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Michelin is using Microstrategy software to provide analytics and visualisation capabilities as part of a big data strategy to improve the efficiency of its supply chain and manufacturing processes.

Michelin is using Microstrategy software to provide analytics and visualisation capabilities as part of a big data strategy to improve the efficiency of its supply chain and manufacturing processes.

French firm Michelin has around 110,000 employees across its global operations, and generates most of its 20 billion revenues through the manufacture and sale of around 171 million tyres each year.

To gain more insight into its operations, the company has made its first steps in a big data analytics project that will process data from a variety of sources and provide feedback to business users.

One example is the ability to monitor defects in products at its manufacturing plants through Microstrategy dashboards, with three pilot projects currently underway in North America and plans to extend this to 67 facilities across the world.

"Each time we have defects on the tyres during the manufacturing process it is stored with a specific defect code, then we can analyse per product, per machine, per operator, how many defects we have in the plant. We know that this kind of dashboard can be updated every fifteen minutes so it is near real-time, so it is ready to steer activity in the plant," said Sebastien Douaillat, BI enterprise architect at Michelin.

"This is one of our first steps to use big data internally in the plants. Our machines are generating a lot of data, a lot of logs, so this is one of the use cases we will have in the near future."

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To provide insight into the data generated, Michelin is using Microstrategy analytics tools. "The department is only providing the meta data and the database that is collecting a lot of data from the plant, and then the users are allowed to create their own dashboard," he explained.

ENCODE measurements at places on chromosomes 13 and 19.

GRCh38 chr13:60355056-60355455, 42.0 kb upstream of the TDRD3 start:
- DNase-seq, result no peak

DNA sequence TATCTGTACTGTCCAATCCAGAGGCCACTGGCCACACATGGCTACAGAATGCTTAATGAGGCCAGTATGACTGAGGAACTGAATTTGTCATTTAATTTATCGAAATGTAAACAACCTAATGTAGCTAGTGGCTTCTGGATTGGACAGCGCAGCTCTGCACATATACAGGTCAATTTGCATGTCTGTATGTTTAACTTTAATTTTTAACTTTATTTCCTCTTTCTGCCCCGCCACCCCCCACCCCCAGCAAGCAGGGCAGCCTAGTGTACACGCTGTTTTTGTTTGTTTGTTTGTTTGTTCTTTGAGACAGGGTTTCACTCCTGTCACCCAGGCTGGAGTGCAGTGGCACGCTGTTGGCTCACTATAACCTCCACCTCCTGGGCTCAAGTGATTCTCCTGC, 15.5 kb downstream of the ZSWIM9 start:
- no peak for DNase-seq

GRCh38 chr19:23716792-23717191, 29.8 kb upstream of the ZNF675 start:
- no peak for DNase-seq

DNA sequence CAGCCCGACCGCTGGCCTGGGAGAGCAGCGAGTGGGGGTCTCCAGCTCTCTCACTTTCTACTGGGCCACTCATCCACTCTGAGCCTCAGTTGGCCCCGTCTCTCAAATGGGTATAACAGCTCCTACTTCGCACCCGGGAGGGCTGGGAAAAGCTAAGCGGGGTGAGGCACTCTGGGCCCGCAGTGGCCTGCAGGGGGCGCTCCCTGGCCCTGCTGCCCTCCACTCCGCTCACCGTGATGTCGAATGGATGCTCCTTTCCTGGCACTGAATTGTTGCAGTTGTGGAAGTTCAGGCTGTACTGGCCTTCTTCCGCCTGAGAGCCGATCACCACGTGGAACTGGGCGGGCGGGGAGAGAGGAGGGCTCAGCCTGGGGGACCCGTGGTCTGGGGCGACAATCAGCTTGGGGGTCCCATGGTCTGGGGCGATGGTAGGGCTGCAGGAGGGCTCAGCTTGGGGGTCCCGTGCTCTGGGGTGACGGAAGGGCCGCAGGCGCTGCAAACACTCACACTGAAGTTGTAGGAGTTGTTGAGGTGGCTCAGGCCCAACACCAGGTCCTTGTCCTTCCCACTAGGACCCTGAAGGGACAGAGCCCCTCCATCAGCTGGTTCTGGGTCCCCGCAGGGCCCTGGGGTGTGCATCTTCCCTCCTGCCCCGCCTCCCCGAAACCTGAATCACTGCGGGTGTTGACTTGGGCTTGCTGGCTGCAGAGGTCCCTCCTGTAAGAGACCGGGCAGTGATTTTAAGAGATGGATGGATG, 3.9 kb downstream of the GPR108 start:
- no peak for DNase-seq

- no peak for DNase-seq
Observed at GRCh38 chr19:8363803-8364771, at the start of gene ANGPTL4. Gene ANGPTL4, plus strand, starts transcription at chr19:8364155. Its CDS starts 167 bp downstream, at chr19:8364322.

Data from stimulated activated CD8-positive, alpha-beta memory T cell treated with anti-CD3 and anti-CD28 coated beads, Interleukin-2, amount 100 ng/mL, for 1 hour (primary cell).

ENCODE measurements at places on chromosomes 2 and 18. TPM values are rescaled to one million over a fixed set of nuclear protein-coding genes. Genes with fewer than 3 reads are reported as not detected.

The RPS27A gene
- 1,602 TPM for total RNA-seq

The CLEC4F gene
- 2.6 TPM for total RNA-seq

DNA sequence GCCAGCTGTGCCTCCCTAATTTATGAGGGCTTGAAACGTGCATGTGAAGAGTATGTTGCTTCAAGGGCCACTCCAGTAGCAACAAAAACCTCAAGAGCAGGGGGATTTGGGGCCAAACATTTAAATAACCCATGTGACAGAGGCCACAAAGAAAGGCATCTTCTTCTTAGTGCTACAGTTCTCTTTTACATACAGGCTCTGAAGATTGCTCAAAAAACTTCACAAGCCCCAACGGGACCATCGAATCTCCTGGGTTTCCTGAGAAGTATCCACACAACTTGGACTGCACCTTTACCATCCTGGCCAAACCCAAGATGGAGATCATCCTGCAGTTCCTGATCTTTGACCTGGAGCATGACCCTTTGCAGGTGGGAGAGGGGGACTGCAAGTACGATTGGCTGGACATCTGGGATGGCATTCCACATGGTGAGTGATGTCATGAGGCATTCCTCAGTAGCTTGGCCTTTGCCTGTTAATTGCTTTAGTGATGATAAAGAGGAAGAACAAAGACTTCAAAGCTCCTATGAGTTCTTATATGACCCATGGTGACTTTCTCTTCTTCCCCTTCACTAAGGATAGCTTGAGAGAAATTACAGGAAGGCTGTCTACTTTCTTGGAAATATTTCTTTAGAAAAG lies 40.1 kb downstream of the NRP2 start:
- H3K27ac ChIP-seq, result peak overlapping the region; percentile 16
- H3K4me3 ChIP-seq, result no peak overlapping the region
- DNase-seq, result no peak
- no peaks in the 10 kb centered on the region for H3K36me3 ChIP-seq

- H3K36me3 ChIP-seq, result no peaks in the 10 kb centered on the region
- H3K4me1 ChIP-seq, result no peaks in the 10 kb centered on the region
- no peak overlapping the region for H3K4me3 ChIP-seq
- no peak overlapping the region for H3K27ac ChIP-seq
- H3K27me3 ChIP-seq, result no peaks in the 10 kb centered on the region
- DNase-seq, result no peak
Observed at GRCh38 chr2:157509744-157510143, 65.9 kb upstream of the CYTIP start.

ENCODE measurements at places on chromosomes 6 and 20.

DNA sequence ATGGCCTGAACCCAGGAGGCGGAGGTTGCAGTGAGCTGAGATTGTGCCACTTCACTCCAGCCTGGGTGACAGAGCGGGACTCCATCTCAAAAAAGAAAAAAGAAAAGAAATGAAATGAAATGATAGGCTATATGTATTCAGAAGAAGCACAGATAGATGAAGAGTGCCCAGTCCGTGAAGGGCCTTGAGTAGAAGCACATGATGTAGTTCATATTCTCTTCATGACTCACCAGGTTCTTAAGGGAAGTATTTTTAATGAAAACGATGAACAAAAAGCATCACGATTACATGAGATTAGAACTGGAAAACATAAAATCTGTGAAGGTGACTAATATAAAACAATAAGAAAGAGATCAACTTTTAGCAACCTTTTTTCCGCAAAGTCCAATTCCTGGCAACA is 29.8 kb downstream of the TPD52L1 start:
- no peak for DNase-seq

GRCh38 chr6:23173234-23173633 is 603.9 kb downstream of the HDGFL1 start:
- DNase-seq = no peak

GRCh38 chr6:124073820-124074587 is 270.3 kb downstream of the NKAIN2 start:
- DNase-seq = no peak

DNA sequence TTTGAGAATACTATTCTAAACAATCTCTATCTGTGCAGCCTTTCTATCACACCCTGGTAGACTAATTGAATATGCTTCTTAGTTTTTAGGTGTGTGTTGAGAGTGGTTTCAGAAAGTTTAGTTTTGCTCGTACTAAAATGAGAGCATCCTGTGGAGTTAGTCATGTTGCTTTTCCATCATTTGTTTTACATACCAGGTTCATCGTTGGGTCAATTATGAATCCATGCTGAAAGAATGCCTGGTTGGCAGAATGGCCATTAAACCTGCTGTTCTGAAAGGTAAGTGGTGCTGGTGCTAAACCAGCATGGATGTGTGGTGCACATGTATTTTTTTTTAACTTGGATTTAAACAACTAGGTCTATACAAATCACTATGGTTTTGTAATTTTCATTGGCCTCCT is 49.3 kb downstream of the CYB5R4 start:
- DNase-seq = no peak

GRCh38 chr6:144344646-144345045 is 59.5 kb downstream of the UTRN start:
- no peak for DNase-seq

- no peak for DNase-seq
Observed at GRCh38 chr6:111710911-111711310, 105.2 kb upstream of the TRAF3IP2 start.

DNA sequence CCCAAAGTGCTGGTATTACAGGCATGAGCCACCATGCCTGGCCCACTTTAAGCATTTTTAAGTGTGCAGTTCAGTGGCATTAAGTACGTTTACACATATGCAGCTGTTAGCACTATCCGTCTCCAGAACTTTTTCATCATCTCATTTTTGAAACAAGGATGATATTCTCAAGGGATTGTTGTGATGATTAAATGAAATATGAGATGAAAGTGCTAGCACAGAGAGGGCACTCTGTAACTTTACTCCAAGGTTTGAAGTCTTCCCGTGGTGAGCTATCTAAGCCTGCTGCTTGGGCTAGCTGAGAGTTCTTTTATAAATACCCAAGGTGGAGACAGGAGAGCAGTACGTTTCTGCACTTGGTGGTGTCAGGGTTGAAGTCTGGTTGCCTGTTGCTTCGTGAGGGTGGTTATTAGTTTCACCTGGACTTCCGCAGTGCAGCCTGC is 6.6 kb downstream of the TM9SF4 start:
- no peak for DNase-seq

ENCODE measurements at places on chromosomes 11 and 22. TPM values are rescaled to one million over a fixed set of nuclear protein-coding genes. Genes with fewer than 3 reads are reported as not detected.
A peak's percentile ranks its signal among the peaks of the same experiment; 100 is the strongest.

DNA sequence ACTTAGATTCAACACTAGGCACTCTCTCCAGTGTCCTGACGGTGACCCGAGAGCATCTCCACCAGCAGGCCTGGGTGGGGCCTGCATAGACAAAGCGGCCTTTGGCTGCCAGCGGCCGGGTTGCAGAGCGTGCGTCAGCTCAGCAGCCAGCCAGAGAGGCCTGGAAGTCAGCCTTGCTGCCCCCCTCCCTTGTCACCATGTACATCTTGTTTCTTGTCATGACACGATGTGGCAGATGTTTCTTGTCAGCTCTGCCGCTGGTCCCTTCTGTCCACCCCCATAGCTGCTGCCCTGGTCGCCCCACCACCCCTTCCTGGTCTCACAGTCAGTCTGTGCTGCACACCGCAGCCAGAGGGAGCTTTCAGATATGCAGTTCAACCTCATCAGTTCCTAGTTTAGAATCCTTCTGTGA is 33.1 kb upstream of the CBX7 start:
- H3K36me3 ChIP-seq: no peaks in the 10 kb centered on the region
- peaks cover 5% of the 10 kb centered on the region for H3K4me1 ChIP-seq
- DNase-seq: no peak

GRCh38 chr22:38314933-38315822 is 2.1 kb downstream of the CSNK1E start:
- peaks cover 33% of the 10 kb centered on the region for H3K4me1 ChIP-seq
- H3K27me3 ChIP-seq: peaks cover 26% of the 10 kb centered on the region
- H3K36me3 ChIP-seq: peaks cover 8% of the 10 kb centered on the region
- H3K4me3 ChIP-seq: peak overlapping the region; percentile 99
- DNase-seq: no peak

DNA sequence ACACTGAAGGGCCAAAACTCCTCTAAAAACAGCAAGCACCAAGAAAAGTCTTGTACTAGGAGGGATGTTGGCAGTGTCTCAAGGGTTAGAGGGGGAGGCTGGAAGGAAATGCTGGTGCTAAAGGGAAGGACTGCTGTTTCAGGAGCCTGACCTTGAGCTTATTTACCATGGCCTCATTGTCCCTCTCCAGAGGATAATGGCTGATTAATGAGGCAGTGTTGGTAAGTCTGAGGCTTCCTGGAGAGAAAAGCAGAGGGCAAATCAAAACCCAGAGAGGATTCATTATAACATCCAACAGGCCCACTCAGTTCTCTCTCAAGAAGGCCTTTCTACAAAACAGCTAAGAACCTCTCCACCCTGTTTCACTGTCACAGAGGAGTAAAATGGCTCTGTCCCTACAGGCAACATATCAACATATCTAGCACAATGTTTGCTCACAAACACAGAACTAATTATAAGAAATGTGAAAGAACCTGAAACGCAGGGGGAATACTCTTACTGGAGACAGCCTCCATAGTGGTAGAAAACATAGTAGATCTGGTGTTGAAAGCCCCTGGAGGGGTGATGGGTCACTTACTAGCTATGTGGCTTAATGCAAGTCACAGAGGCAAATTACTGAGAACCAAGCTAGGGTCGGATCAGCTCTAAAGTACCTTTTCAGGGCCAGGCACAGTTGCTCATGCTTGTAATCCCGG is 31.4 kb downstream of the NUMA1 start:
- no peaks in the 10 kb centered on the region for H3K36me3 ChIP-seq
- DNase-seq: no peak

Speaking at Microstrategy, Douaillat said that the company is dealing with petabytes of data across its business, with volumes expected to increase as the company brings in information from wider sources to analyse. For example, the company plans to fit its tyres with sensors, and is buying in telematics data from insurers and car manufacturers. 

"We are starting to bring in a lot of this data that can provide us with information about the way people are using our tyres," he said.

Social media analysis

Another area where Microstrategy is being used is to support big data plans is around monitoring of social media feeds.  As well as producing tyres, Michelin is also known for its travel and restaurant guides, which, alongside its main product set, generate discussion online. For example, there have been 75,000 tweets about the company in the past five months.

In order to assess the company's online reputation and plan marketing campaigns, Michelin decided to use Microstrategy tools to gain better insight into the way it is perceived by customers social networks.

"This is a big data use case because we need to capture, analyse and store a lot of data. There is a lot of information, it is being refreshed often, and there are a lot of different sources," he said.

The company created a prototype in less than two months with open source tools, using Microstrategy to build dashboards.

"We chose to start with Twitter as it is relatively easy to get data from its free API. It is a little bit more complex for Facebook," he said.

The system relies on MongoDB as a NoSQL database to store the tweet information extracted from the Twitter API. The data is then processed in Hadoop using the Hive programming language, with Impala to create queries.

The tool allow the company to view information such as time and data of tweet, geo-location, number of tweets, what industry influencers are discussing, and monitor positive or negative keywords being used in relation to the company.

"For example, this can show that a certain time is better for sending a particular tweet as part of a marketing campaign."

There are now plans to incorporate other feeds, such as Facebook, and integrate the R programming language into Microstrategy to create more robust algorithms to enable customer sentiment analysis.

"We were looking at whether words were positive or negative, but if you are doing only that and you see Michelin near a word that is good or bad, it does not mean the whole sentence is good or bad,” he said.

"We are starting to look at sentiment analysis, and are trying to build a more advanced algorithm. For that we need to use R, which is a very complex language, and then we will see the results in Microstrategy.”